Mechanical thrombectomy improves symptoms and quality of life in patients with pulmonary embolism


Six-month results from the FlowTriever All-Comer Patient Safety and Hemodynamics Register (flash) Register Today it was presented as the latest clinical paper at the Scientific Society for Cardiovascular Imaging and Interventions (SCAI) 2023 Sessions. The multicenter prospective study found that patients with pulmonary embolism (PE) treated with mechanical thrombectomy showed significant improvement in symptoms, quality of life, and heart function.

Pulmonary embolism, a blood clot that begins in a blood vessel in the body and travels to the lung, is the third leading cause of death from cardiovascular disease after heart disease and stroke. PE survivors often experience decreased quality of life after treatment including persistent shortness of breath and decreased ability to exercise. Preliminary data show the safety and efficacy of long-lumen thrombectomy, the removal of blood clots using a mechanical catheter, for the treatment of PE rather than current standards of care, and anticoagulants combined with the use of catheter-based interventions, but limited data exist on long-term outcomes.

FLASH is a prospective, single-arm, multicenter registry for acute PE patients treated with the FlowTriever System (Inari Medical). Six-month clinical outcomes were evaluated, including the Medical Research Council (Mmrc) dyspnea score, right ventricular (RV) function, 6-minute walk test (6MWT), and PEmb quality of life (QoL) scores. The trial included 800 patients at 50 US sites, 54.1% of whom were male and the mean age was 61.2 years. Anticoagulants were reported in 32.1% of patients, 77.1% were classified as moderate-high risk and 8% as high-risk. Most patients (74.8%) completed all study visits with a six-month follow-up.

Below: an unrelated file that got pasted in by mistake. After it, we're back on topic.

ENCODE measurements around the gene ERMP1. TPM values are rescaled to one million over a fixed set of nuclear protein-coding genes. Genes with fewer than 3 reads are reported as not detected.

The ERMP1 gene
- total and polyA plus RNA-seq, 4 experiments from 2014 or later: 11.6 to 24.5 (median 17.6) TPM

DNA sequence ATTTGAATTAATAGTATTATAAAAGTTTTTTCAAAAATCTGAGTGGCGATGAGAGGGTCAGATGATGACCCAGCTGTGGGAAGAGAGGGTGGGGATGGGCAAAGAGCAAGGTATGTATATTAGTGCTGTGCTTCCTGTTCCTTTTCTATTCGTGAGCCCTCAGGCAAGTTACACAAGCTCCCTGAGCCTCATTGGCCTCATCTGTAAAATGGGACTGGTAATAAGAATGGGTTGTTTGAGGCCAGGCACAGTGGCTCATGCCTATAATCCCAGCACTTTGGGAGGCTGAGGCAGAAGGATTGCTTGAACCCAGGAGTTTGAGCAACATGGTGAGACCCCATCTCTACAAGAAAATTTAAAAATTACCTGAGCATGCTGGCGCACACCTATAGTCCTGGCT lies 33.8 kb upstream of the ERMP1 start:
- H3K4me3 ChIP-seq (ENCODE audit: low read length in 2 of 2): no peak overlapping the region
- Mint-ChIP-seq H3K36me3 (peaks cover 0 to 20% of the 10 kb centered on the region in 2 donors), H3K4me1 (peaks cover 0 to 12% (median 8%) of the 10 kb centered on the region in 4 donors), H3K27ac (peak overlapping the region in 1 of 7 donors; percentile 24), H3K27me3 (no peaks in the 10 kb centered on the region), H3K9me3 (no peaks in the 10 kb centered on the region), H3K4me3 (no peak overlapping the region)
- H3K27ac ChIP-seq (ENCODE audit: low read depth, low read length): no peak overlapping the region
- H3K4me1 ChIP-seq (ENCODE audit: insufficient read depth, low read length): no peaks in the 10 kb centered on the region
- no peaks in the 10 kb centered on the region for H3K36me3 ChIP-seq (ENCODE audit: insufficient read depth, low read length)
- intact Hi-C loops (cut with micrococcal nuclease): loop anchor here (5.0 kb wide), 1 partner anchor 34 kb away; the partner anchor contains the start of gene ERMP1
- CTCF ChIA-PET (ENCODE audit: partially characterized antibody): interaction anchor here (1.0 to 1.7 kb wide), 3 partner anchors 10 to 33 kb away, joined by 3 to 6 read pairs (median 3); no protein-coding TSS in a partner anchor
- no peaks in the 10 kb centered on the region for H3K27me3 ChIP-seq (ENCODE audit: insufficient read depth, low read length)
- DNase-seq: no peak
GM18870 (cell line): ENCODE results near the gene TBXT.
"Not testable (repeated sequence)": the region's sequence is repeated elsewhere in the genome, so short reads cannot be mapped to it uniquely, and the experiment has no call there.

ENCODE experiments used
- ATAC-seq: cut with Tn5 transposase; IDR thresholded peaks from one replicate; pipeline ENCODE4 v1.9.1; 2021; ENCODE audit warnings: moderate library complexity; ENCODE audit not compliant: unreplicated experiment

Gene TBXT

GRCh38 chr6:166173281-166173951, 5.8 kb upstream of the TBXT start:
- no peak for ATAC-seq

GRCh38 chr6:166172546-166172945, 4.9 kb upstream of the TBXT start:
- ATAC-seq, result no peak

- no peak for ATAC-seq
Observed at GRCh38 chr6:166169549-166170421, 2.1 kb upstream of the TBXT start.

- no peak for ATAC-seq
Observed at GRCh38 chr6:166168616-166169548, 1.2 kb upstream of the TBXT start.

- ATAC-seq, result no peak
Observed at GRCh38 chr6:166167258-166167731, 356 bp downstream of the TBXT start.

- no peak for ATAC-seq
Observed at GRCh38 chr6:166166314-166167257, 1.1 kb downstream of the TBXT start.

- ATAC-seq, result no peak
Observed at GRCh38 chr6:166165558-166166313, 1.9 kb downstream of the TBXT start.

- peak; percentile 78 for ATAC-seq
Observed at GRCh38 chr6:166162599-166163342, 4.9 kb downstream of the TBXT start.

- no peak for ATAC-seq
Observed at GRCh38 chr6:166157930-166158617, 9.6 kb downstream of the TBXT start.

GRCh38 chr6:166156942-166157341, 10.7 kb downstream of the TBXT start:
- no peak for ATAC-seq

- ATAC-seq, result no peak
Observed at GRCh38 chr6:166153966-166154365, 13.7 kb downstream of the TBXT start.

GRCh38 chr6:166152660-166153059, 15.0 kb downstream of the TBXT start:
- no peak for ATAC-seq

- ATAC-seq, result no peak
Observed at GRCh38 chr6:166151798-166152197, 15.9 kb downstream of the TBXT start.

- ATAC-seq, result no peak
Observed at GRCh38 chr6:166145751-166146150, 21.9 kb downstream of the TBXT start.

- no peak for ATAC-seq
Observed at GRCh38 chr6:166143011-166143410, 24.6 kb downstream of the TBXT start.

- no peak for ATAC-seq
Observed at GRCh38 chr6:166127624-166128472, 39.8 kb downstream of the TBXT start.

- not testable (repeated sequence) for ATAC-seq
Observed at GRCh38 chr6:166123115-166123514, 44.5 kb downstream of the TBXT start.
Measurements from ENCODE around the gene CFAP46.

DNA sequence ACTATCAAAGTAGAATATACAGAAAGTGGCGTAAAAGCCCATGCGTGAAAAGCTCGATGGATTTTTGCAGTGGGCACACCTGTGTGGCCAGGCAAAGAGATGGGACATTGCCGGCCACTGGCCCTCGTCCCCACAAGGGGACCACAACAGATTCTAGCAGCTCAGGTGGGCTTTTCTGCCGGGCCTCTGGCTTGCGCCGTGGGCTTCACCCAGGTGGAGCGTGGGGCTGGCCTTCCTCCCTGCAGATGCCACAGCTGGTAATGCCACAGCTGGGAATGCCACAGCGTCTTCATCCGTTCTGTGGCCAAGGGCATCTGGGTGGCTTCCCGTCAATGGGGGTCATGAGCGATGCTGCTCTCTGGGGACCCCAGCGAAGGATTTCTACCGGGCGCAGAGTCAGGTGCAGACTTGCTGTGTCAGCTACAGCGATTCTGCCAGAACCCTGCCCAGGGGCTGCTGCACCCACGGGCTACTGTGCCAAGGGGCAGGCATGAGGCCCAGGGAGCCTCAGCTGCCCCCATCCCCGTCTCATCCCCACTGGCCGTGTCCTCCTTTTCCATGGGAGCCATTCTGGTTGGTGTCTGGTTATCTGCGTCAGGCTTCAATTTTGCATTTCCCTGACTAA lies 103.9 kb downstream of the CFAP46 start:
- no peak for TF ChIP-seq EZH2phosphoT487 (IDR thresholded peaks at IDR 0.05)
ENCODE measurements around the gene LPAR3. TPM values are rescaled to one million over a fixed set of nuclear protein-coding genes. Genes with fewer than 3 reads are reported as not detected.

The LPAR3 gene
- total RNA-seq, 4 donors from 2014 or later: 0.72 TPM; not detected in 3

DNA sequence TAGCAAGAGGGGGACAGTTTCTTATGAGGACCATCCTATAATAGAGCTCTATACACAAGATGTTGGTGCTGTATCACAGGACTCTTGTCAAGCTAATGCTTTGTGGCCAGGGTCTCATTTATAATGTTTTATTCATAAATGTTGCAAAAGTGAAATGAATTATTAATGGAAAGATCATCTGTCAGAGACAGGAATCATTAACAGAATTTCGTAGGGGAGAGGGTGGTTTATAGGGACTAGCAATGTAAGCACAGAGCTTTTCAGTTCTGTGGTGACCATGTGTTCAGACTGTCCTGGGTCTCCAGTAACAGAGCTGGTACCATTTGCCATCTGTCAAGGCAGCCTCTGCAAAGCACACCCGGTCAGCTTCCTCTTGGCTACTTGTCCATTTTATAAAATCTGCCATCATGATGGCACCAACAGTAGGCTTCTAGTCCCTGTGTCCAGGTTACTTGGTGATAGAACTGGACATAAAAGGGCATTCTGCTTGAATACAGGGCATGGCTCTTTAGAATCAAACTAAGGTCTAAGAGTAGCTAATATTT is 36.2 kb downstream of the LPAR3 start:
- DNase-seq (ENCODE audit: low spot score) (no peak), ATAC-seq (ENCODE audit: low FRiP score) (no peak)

In the 599 patients who completed a six-month follow-up, multiple statistically significant functional and clinical improvements were reported over the study period.

Results show:

  • The proportion of patients with normal RV function on echocardiography increased from 15.1% before thrombectomy to 95.1% and 94% had normal pulmonary artery pressure.
  • All-cause mortality was 0.3% at the 48-hour visit, 0.8% at the 30-day visit, and 4.6% at study exit (median=199 days post-treatment).
  • The patient’s tolerance and symptoms also improved significantly after treatment. The distance the patient could walk in six minutes increased from 180 meters after 48 hours of treatment to 398 metres.
  • The mean mMRC dyspnea score improved from 3.0 at baseline to 0.0 (P < 0.0001)
  • The percentage of patients with normal RV function on echocardiography increased from 15.1% at baseline to 95.1% (P < 0.0001), and RV systolic pressure ≤40mm Hg improved from 28.4% at baseline to 93.9%.
  • The prevalence of chronic thromboembolic pulmonary hypertension over six months was 1.0% and chronic thromboembolic disease 1.9%.

It is encouraging to see the dramatic and rapid improvement in both the clinical outcomes and the daily activities of our patients, such as walking without running out of breath. We hope that these FLASH data will be the next step in understanding the importance of thrombectomy as a treatment option for patients that is seen in their recovery and improved quality of daily life. “

Sameer Khandhar, MD, assistant professor of clinical medicine at the Perelman College of Medicine at the University of Pennsylvania Penn-Presbyterian Medical Center in Philadelphia, Pennsylvania. And participated in the study

In addition to the significant improvement in patient symptoms, heart function, and quality of life, a decrease in long-term mortality has also been reported after treatment with the FlowTriever System. These data suggest that rapid thrombus extraction may prevent long-term effect in PE patients, although comparative data regarding conservative management are needed.


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